Online survey to gather public comment available through August
The Dane County Land and Water Resources Department manages an Aquatic Plant Harvesting Program to cut and harvest Eurasian watermilfoil and other invasives from county waters.
From now through the end of August 2017, Dane County invites area residents to participate in an online survey to complement the county's comprehensive assessment of aquatic plant communities and the harvesting program.
Dane County Executive Joe Parisi said, “Every five years Dane County assesses the health of our aquatic plant communities. We also review our management strategies for providing reasonable use of the lakes for boating, fishing and swimming, while preserving the health and balance of the lake ecosystem; and for maintaining flow in the Yahara River to prevent high water issues including flooding.
I invite county citizens to take a five-minute online survey to tell us what you think about aquatic plant management needs for area lakes and rivers.”
Public comments and the plant survey field work to be conducted during summer 2017 will provide valuable information for updating aquatic plant management plans for waters across the county where county staff operate mechanical harvesters.
Aquatic plant management plans provide an inventory of existing plants in a lake or stream, and describe how native plants will be protected for their role as the foundation of healthy ecosystems, while nuisance non-native species will be controlled and recreational access will be provided. The Wisconsin Department of Natural Resources requires these plans in order for them to permit aquatic plant harvesting programs under NR 109 Wis. Admin. Code.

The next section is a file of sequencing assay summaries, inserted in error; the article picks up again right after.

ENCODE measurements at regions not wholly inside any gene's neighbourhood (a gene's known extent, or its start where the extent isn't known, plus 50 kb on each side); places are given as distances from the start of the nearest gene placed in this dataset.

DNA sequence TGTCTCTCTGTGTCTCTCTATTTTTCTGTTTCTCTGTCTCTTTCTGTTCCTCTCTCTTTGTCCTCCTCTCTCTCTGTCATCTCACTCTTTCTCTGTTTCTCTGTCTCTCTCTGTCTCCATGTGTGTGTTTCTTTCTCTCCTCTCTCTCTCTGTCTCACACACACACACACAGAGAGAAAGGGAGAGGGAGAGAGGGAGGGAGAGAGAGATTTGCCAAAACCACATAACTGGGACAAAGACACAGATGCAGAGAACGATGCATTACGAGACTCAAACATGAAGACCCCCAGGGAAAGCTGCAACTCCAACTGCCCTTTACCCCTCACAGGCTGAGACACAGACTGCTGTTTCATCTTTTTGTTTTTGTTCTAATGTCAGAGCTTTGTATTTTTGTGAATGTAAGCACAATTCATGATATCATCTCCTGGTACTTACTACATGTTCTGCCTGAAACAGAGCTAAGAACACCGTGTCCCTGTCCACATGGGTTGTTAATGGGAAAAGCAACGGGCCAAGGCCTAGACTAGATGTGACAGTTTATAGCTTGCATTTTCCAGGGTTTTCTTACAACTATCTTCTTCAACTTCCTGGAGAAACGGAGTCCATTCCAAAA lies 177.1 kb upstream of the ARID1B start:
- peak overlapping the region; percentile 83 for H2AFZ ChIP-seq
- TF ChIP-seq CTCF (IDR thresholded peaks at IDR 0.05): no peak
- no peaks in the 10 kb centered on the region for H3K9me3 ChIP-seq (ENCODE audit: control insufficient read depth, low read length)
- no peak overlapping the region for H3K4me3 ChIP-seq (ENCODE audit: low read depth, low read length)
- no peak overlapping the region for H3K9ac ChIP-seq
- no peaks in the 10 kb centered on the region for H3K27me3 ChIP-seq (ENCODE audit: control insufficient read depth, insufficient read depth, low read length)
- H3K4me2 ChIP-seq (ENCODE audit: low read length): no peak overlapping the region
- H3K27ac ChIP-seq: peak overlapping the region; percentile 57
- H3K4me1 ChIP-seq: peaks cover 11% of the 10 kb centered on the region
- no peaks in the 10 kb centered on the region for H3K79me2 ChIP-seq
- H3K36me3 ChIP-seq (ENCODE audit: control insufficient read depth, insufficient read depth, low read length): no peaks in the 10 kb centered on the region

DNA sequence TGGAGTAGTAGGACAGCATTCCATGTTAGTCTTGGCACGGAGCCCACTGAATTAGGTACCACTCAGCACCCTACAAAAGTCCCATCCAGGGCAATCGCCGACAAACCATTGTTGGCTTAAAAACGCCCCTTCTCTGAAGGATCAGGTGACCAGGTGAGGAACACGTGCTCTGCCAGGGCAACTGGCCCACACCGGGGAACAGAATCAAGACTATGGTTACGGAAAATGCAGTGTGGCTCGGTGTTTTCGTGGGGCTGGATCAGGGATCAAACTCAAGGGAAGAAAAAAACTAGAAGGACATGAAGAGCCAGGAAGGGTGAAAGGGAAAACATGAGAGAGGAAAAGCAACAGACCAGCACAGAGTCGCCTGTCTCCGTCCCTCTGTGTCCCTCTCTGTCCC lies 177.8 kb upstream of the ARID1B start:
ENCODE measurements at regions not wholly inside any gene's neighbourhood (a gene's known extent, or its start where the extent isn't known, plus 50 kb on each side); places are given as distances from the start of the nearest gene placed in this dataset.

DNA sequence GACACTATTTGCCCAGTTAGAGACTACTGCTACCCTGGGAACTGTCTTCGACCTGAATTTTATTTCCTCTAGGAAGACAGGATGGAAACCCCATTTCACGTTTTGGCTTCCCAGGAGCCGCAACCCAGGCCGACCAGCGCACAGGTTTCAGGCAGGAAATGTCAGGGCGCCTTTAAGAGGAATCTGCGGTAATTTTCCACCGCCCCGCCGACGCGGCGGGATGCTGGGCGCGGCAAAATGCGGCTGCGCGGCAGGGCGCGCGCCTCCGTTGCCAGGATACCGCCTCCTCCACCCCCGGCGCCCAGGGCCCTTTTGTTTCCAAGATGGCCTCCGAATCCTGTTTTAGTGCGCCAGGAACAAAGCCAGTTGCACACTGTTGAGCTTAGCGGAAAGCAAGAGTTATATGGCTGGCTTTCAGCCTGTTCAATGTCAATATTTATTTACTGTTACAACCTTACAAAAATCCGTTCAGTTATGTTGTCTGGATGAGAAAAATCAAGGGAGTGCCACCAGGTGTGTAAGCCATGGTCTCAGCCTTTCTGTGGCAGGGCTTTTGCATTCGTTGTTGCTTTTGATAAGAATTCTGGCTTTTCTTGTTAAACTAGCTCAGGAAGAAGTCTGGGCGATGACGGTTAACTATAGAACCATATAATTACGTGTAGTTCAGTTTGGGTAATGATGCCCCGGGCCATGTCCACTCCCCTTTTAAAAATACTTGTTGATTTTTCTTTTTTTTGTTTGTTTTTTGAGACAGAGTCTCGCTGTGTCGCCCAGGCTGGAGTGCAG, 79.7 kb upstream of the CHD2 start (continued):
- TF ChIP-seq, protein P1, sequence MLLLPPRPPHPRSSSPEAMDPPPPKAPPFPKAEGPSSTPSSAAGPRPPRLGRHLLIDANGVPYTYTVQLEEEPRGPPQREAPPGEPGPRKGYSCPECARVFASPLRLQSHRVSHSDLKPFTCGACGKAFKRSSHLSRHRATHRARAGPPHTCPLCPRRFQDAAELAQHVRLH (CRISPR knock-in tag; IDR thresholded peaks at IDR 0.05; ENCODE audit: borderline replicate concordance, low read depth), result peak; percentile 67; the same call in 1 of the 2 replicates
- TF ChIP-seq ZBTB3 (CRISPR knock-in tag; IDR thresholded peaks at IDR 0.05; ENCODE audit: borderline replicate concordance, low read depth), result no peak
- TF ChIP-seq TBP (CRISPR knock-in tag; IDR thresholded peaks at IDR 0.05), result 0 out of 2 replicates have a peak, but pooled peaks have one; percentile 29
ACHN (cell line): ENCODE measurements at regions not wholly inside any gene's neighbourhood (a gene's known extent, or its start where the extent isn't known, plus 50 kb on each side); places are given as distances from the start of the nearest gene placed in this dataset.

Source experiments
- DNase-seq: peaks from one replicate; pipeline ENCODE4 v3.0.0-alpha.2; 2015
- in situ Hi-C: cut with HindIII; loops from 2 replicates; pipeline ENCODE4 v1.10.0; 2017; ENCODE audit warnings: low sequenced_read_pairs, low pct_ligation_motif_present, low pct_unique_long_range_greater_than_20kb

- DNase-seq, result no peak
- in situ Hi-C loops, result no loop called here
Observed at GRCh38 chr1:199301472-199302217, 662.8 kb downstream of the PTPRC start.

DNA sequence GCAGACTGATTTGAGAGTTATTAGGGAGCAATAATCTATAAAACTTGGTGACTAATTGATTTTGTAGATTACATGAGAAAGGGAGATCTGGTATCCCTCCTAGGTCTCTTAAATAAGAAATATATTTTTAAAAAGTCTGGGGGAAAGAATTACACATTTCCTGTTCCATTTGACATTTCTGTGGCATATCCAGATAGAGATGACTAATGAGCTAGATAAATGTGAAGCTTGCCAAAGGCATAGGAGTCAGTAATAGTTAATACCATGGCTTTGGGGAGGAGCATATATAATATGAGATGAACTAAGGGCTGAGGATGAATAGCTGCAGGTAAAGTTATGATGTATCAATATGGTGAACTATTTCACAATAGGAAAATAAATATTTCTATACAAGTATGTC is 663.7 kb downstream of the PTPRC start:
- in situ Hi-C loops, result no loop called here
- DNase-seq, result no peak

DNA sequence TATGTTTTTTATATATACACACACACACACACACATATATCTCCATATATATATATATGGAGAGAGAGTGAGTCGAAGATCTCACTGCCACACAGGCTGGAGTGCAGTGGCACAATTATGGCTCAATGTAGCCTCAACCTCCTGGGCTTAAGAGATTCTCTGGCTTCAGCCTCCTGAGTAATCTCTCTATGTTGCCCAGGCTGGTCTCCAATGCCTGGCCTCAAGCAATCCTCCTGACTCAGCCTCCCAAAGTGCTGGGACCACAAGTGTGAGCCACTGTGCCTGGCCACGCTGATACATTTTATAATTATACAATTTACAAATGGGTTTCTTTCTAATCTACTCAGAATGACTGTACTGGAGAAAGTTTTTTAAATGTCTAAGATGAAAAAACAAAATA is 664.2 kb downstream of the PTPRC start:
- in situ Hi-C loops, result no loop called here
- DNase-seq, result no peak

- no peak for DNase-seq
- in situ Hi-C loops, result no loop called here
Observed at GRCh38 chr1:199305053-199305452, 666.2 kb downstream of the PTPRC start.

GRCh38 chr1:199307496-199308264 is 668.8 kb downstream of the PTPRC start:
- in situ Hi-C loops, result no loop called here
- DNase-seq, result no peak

For more information about aquatic plant management, visit the Dane County Office of Lakes and Watersheds website.
Madisonians love our lakes! From sitting at the Union Terrace to cheering on Ironman contestants, Madison’s lakes connect us with one another and with the outdoors. The green leaves that provide us much needed shade in the summer also contribute to the “greening” of our lakes and rivers when they collect in the streets each fall. Decaying leaves are a great natural fertilizer for gardens and lawns, but they also release unwanted nutrients into our local waters. When it rains, the rainwater flows through leaf piles that collect in the streets and along curbs creating a “leaf tea” that is rich in dissolved phosphorus. The phosphorus from the decaying leaves is carried through our storm sewers to the Yahara chain of lakes. Too much phosphorus in our lakes leads to algae blooms, low oxygen levels and murky waters, none of which are good for animals living in the water or those of us who use it for recreation. Although the City of Madison is actively involved in many efforts to improve the quality of stormwater runoff including curbside leaf collection, rain garden installations, and street sweeping, we need your help!
A few simple activities can help us clean up our lakes! Collecting leaves from the street and within 5 feet of the curb in front of your property before it rains, and piling them up onto the terraces between the street and the sidewalk will help keep phosphorus out of our lakes. Check Madison Streets website for leaf pick up dates and other requirements so that your leaves are on the terrace for as short a time as possible.
For more information on ways to “Love Your Lakes and Rivers, Don’t Leaf Them” visit: http://myfairlakes.com/fall_campaign.aspx
Lake Edge Neighborhood news, events, and others in the surrounding areas or within the City of Madison limits.